Dish thumbnail 1
Dish thumbnail 2
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images
Image of Gallery in South Kensington
On display at V&A South Kensington
Ceramics, Room 145

Dish

ca. 1888-98 (made)
Artist/Maker
Place Of Origin

This dish was produced by the studio of William de Morgan whose output included some of the most distinctive wares of the nineteenth century art-pottery movement. His studio, with a focus on the creation of artistic wares and the tireless experiements of De Morgan himself to reproduce various colours and glazes, was regarded as the antithesis of the large, impersonal, industrialised factories. De Morgan was greatly influenced by Iznik ceramics, and aimed to perfect the vibrant turquoises and blues of such wares in what he termed his 'Persian' style, as demonstrated in the colours and design of this dish.

De Morgan moved his pottery several times during his career to meet the changing demands of his life and work, first at Chelsea (1872-82), then at Merton Abbey (1882-88) and finally at Fulham (1888-1898) after which De Morgan played an increasingly distant part in the company. This dish, although unmarked and undated, was probably made during the early years of the Fulham period when De Morgan produced some of his most exciting designs.

De Morgan was also associated with the Arts and Crafts movement in Britain producing ceramics for William Morris


object details
Categories
Object Type
Materials and Techniques
Earthenware, lead glaze
Brief Description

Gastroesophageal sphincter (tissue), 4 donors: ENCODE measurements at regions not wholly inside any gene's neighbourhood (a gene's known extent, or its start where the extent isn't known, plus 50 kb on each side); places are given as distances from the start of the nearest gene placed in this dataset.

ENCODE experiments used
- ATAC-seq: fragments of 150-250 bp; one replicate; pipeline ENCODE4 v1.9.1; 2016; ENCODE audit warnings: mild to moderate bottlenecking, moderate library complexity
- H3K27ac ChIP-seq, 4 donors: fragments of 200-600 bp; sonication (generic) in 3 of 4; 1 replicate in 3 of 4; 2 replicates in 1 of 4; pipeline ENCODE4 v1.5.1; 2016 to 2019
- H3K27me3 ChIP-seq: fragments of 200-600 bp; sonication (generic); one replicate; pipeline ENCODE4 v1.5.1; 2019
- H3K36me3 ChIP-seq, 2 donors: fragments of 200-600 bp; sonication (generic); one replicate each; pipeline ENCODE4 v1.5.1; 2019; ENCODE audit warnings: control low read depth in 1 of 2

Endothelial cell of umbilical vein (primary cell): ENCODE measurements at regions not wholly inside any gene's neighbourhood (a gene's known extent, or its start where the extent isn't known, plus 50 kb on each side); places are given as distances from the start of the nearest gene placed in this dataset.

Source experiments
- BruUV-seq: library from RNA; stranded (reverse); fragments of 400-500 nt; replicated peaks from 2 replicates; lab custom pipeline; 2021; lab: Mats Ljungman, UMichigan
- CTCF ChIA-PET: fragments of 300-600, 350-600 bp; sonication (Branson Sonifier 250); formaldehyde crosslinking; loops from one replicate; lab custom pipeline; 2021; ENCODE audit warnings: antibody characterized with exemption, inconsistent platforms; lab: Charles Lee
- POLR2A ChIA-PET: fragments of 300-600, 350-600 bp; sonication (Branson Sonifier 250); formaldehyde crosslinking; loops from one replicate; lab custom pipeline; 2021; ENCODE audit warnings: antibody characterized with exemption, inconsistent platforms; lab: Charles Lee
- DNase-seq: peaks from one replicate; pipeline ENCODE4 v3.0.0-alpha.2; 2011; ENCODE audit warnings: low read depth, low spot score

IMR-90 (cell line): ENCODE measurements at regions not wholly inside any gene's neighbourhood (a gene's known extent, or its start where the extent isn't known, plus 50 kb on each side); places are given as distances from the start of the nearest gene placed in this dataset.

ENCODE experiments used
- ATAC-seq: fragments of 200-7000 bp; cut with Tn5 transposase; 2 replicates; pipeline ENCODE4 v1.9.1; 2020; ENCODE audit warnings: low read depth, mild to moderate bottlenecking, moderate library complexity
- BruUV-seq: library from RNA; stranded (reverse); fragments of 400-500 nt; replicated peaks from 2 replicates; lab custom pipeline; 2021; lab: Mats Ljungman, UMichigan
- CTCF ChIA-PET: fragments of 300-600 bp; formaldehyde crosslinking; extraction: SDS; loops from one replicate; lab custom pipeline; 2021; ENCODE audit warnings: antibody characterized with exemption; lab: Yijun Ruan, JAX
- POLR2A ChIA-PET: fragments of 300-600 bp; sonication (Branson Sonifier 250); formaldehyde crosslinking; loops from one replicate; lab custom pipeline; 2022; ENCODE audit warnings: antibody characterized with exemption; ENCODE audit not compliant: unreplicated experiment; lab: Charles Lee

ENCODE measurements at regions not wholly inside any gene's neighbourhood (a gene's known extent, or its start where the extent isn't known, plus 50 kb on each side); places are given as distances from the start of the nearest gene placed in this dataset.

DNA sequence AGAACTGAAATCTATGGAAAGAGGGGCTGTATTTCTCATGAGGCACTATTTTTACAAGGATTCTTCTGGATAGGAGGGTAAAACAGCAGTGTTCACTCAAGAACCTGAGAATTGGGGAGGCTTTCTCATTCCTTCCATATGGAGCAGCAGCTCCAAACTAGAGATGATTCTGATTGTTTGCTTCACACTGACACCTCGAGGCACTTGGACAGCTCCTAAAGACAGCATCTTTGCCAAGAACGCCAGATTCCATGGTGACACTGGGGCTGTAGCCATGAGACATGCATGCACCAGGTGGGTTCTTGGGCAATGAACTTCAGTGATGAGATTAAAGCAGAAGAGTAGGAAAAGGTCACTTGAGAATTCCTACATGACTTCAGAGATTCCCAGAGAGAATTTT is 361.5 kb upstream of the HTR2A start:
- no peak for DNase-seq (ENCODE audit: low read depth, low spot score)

Dish by William de Morgan, depicting a peacock in enamel colours, about 1888
Physical Description
Deep saucer-shaped dish painted in enamel colours on a greyish crackled slip. the main design is of a peacock spreading its tail on lawn, the birds body being of purple, its legs blue and its tail mainly purple excepting its eyes that are turqoiuse. there is a naturalistically coloured rose bush in the background. the reverse of the dish is painted with concentric blue circles.
Dimensions
  • Diameter: 41.5cm
Marks and Inscriptions
(unmarked)
Gallery Label
Dish Designed by William De Morgan, Possibly made at the De Morgan pottery, Merton Abbey, England, about 1885 Earthenware with painted decoration in coloured glazes C.261-1915 Given by Mr Archibald Anderson(23/05/2008)
Credit line
Given by Mr Archibald Anderson
Object history
Exhibited at the 'British Design at Home' exhibition held in Japan.
Subjects depicted
Summary
This dish was produced by the studio of William de Morgan whose output included some of the most distinctive wares of the nineteenth century art-pottery movement. His studio, with a focus on the creation of artistic wares and the tireless experiements of De Morgan himself to reproduce various colours and glazes, was regarded as the antithesis of the large, impersonal, industrialised factories. De Morgan was greatly influenced by Iznik ceramics, and aimed to perfect the vibrant turquoises and blues of such wares in what he termed his 'Persian' style, as demonstrated in the colours and design of this dish.



De Morgan moved his pottery several times during his career to meet the changing demands of his life and work, first at Chelsea (1872-82), then at Merton Abbey (1882-88) and finally at Fulham (1888-1898) after which De Morgan played an increasingly distant part in the company. This dish, although unmarked and undated, was probably made during the early years of the Fulham period when De Morgan produced some of his most exciting designs.



De Morgan was also associated with the Arts and Crafts movement in Britain producing ceramics for William Morris
Collection
Accession Number
C.261-1915

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record createdDecember 15, 1999
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